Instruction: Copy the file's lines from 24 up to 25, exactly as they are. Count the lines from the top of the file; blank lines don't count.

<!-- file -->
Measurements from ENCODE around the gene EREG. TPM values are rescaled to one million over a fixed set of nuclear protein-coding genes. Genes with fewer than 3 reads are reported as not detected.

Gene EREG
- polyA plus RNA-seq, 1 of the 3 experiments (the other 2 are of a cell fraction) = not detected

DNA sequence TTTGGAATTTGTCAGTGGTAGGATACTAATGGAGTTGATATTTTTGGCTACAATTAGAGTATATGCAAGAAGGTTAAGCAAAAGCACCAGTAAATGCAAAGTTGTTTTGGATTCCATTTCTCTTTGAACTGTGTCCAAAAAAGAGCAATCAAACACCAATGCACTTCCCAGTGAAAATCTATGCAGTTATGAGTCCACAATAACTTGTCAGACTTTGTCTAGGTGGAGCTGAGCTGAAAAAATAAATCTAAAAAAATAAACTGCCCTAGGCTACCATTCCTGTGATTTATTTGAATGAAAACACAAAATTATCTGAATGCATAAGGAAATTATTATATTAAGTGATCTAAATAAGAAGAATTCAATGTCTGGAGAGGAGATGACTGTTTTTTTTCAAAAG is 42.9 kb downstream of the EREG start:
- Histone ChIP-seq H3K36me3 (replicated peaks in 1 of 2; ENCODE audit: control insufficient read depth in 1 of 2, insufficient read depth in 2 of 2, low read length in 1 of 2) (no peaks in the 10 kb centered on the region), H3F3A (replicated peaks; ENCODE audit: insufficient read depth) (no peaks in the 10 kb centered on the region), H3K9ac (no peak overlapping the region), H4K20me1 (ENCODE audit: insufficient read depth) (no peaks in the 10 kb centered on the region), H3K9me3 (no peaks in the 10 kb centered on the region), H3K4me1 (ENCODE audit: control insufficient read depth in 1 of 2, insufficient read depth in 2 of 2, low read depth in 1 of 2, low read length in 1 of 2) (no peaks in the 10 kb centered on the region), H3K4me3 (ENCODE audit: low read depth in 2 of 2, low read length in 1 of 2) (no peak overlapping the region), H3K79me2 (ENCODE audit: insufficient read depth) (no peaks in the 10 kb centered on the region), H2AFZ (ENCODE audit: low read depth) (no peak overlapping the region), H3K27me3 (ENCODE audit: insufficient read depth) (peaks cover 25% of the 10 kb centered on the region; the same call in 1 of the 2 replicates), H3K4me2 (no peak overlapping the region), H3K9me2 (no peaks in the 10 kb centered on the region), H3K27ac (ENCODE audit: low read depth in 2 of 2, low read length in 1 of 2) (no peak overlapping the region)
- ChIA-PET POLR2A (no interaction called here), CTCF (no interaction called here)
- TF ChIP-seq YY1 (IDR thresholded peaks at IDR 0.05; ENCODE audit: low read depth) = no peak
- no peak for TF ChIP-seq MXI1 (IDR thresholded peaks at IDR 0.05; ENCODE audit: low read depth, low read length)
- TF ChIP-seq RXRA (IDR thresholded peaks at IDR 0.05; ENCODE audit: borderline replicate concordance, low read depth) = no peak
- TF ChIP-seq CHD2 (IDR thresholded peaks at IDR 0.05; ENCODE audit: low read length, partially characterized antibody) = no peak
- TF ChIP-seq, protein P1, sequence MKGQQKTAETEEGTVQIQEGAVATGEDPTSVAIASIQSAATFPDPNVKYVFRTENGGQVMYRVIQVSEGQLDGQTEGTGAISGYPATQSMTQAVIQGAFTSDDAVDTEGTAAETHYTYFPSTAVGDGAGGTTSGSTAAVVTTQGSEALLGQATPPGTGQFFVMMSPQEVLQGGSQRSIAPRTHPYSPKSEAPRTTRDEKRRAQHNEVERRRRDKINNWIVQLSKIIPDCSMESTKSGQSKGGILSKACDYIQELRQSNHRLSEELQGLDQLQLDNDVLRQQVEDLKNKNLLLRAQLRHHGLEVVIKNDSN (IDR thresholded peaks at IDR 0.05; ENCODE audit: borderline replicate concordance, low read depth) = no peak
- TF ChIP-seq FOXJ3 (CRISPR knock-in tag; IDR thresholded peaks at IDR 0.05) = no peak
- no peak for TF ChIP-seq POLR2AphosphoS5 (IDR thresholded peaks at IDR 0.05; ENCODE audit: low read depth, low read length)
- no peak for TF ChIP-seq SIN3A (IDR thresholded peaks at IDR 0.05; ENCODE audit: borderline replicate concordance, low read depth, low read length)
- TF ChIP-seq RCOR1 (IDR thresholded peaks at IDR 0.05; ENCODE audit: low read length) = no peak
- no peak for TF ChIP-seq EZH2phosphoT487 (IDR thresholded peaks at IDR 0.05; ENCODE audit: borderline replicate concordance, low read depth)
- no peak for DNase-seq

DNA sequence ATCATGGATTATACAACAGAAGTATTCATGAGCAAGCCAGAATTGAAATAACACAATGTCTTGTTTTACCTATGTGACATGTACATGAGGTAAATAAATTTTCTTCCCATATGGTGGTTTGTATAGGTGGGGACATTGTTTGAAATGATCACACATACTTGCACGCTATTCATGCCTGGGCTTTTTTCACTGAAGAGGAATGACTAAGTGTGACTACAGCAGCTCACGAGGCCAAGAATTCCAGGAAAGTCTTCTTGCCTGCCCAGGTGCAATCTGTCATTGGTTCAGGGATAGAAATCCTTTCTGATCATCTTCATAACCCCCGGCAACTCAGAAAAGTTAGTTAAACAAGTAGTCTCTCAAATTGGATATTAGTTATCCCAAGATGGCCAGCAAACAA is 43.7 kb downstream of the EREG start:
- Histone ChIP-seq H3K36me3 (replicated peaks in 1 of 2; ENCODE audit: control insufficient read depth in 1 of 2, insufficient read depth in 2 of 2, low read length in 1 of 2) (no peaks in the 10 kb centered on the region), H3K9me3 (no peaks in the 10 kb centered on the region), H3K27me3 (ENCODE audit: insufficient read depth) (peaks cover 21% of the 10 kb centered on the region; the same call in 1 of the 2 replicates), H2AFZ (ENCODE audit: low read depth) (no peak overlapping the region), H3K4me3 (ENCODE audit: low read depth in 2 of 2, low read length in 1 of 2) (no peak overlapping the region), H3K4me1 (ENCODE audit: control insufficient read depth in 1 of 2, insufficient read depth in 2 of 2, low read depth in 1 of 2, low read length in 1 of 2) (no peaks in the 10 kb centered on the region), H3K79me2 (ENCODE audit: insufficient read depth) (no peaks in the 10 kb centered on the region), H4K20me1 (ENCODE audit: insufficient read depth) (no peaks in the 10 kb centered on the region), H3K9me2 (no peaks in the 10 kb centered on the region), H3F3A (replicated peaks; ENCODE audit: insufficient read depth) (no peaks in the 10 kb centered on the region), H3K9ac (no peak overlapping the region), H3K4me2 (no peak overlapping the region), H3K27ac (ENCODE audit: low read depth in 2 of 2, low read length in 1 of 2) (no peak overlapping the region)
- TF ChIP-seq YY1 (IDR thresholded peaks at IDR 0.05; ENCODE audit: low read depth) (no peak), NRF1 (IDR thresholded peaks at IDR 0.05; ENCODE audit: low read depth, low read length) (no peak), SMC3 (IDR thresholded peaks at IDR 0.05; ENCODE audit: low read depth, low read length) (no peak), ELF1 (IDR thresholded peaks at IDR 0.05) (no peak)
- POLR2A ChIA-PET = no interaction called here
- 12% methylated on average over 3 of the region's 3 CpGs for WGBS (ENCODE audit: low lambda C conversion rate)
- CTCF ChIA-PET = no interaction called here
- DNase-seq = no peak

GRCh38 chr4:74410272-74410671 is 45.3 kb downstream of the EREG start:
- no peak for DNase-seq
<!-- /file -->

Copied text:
- DNase-seq = no peak

GRCh38 chr4:74410272-74410671 is 45.3 kb downstream of the EREG start: